Chocolate expert bars himself from cocoa beans for 5 days

A leading chocolate expert will be swapping cocoa beans for pulses at the end of March as he signs up to international development agency Tearfund’s 5-day Mean Bean Challenge. His fundraising will be all the sweeter because money he and others raise through this challenge before 17 May will be doubled by the UK Government, up to a total of £2 million.

Will Torrent, Tearfund ambassador and pastry and chocolate consultant, is planning to eat nothing but a simple diet of porridge, plain rice and beans for 5 days, to raise money to help beat hunger and poverty.  

‘I’m quite daunted by the thought of it,’ confessed Will ‘as my working life usually involves creating and tasting lots of tempting treats and obviously I enjoy them – who wouldn’t? But I’m determined to do this challenge, because there are many people around the world – like Nida from Pakistan – for whom this sort of limited diet is a daily reality.’

Mother-of-four Nida works an 11-hour day to try to support her family but still can’t give them more than a small and monotonous diet.  She can’t afford school fees and the family is forced to live alongside her community’s uncollected rubbish, which causes disease. But she has hopes:

‘I want my children to be educated, so that they can wear good clothes and eat good food,’ she says.

Tearfund partner Pak Mission Society (PMS) aims to train local people like Nida (pictured) to earn money by collecting and treating waste products at new community recycling hubs, and selling the recyclable waste and compost. Credit: Hazel Thompson/Tearfund

Until 17 May, all sponsorship money donated through the Mean Bean Challenge will be doubled by the UK government, up to £2 million.  Donations to this appeal will help Tearfund transform lives around the world where the need is greatest. Match funding from the UK Government will be used by Tearfund’s partners in Pakistan to set up innovative waste recycling hubs in some of the country’s poorest slum communities. These hubs will help tackle waste and plastic pollution, provide sustainable livelihoods and improve people’s health and living conditions.

Tearfund partner Pak Mission Society (PMS) aims to train local people like Nida to earn money by collecting and treating waste products at the new community recycling hubs, and selling the recyclable waste and compost. As well as increasing her income, working at the hub would save Nida precious hours so she would have more time to spend with her children, care for her sick husband and look after herself. The family could eat a balanced diet, they could pay for the medicines they need, and the children would not have to miss out on school.

Will Torrent’s fellow Tearfund ambassador, baker Tom Herbert, inspired Will to put his Christian faith into action in this way:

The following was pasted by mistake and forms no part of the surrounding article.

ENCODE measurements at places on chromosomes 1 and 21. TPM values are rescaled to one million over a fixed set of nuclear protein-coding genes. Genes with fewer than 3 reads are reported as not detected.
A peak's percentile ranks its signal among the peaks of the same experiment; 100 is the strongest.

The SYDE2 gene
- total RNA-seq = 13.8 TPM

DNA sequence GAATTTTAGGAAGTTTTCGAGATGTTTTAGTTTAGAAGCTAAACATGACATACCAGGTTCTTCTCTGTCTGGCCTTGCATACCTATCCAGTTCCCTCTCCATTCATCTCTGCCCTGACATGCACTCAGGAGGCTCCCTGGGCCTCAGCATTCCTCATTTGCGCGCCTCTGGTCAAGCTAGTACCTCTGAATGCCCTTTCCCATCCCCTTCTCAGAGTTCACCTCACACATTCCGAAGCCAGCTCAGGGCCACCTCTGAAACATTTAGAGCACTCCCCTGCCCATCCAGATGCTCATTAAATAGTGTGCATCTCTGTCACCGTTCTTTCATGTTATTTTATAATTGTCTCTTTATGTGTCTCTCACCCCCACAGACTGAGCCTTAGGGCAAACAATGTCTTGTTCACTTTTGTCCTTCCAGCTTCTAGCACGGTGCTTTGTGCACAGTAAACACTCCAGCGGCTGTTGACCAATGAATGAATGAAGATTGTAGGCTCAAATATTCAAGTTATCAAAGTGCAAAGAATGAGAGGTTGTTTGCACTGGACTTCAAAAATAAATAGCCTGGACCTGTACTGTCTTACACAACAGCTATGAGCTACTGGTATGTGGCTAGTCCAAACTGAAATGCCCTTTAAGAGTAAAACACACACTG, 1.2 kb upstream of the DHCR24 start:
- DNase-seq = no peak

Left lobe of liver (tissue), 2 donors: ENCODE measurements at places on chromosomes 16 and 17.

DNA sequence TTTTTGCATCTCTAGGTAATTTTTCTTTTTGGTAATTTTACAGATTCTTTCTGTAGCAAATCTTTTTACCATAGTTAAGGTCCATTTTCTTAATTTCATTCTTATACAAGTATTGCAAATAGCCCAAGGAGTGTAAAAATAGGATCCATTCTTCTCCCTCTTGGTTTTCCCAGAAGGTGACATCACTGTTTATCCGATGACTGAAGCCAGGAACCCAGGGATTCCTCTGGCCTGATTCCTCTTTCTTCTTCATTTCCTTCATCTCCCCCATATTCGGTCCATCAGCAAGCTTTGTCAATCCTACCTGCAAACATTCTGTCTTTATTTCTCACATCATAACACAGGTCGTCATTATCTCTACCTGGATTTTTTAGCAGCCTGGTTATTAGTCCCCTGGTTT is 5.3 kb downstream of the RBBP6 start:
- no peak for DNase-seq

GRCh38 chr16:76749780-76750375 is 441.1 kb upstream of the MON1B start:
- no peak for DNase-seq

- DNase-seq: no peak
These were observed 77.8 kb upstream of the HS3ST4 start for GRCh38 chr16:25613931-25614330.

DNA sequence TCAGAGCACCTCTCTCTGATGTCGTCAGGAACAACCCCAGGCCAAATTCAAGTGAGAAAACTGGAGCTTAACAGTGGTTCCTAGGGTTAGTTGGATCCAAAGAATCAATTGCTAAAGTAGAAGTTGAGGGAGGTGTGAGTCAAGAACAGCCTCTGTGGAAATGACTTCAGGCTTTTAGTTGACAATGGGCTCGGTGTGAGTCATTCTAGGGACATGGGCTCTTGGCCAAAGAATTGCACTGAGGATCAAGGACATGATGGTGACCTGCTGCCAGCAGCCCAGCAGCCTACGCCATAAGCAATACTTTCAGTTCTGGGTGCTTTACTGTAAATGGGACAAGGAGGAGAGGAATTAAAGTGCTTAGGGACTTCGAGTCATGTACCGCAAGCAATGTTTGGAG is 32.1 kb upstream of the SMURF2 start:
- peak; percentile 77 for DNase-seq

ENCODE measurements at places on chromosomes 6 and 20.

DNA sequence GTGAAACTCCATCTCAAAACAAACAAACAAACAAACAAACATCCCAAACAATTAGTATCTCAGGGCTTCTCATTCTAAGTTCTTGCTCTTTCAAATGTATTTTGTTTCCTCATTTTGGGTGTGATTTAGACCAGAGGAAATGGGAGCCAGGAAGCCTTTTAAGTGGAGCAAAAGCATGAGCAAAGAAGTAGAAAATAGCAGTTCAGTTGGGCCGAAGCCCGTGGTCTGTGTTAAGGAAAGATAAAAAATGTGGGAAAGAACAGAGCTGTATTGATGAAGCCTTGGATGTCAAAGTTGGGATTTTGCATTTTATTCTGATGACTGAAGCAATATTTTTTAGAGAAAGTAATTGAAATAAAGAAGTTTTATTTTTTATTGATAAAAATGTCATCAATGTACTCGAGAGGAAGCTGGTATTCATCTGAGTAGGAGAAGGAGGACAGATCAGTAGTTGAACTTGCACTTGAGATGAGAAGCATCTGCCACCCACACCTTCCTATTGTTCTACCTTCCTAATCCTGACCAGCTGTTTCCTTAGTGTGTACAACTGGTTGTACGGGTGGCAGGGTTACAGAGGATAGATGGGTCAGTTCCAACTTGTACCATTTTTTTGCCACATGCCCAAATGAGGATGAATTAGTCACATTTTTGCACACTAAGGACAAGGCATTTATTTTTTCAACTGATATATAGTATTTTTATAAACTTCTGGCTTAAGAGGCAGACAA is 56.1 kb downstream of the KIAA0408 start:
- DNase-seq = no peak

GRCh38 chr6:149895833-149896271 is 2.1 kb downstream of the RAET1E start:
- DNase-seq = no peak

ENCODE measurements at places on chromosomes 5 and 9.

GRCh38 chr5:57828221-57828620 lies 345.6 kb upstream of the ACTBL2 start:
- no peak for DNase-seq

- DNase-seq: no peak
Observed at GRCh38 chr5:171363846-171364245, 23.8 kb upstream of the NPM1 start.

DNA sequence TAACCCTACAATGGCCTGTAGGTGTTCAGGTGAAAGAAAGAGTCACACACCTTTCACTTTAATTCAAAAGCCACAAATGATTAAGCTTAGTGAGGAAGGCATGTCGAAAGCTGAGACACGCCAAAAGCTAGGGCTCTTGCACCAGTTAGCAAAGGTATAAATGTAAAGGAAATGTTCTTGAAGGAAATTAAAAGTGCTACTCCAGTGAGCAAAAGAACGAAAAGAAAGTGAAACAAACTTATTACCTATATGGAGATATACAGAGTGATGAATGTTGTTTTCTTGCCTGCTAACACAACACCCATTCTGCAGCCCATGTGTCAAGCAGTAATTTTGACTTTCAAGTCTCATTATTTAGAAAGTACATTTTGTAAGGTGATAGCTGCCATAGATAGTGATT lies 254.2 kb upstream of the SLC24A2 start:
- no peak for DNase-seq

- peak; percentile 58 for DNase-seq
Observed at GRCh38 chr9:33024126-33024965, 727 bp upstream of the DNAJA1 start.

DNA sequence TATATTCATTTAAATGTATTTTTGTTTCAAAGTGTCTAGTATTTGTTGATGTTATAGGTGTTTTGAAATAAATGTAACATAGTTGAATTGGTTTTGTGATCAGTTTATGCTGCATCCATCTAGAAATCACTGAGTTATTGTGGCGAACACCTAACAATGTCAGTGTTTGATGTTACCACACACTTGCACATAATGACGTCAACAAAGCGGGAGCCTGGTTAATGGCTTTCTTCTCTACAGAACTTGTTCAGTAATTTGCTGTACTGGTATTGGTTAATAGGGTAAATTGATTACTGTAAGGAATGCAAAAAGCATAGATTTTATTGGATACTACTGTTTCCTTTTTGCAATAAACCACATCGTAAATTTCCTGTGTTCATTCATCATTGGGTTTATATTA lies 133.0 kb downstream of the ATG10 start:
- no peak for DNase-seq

‘Tom told me mutual support is invaluable when you’re taking a challenge like this. Beaners are better together, it seems, so I’ll be asking my friends and family to encourage me, and who knows? –  maybe one or two of them will even take part. Taking this challenge through Tearfund means joining together with others and getting our fundraising matched by the UK Government, so it’s an effective way for us to do what we can to help lift people out of poverty.’

Almost 2,500 people have taken the Mean Bean Challenge since it began in 2016, and  participants have reported how much it impacts their thinking about poverty, both during and long after the Challenge.  

Last year the Durham branch of Christian student group Just Love, who raise awareness and take action on social justice issues, signed up to the Mean Bean Challenge.  They were able to donate over £4,000 to Tearfund as a result, but admitted the challenge was far harder than expected. ‘It was so worth it to come together in community and address the issues we believe need to come to an end,’ said group member Phoebe Mitchell, adding:  

‘I found writing essays on zero caffeine quite impossible, and don’t think I will ever look at beans and rice in quite the same way, but it was so good to be able to fundraise for Tearfund, and also get the message out among Durham students about the charity and the problems they are tackling.’

Tearfund supporter and freelance filmmaker Rachel Shannon also took the Mean Bean Challenge last year.

‘I found myself hungry but not looking forward to eating,’

she said, adding

‘this made me realise afresh my privilege in variety, and how much food can impact my emotional and mental well-being!  Knowing that a ‘nice meal’ is never a reality for many, many people living in poverty around the world spurred me on to keep going – even when it was hard and I was hankering for the sandwich belonging to the commuter sitting next to me. I’m really glad I stuck with it, not only because of the money I raised and encouragement I received from folks on social media, but also because it helped me to gain a bit more understanding about the reality of living on a very monotonous diet.  I hope I continue to be shaped by my experience, being thankful and more considerate of others.’

‘The response to Mean Bean has really blown our expectations,’

said Tearfund’s UK Churches Team Director Virginia Luckett.

‘People really seem to catch the vision of what it is all about: a chance to experience a restricted and monotonous diet – which many people around the world have no choice but to live on –  as well as a focus for fundraising. We hope that more people than ever will be inspired to take part this year because of the Government’s promise to double donations, up to a £2 million total and until 17 May.’

To sign up to this year’s Mean Bean Challenge, which takes place between 20 and 24 March, please visit


Main Image credit: Tearfund

Louise Thomas

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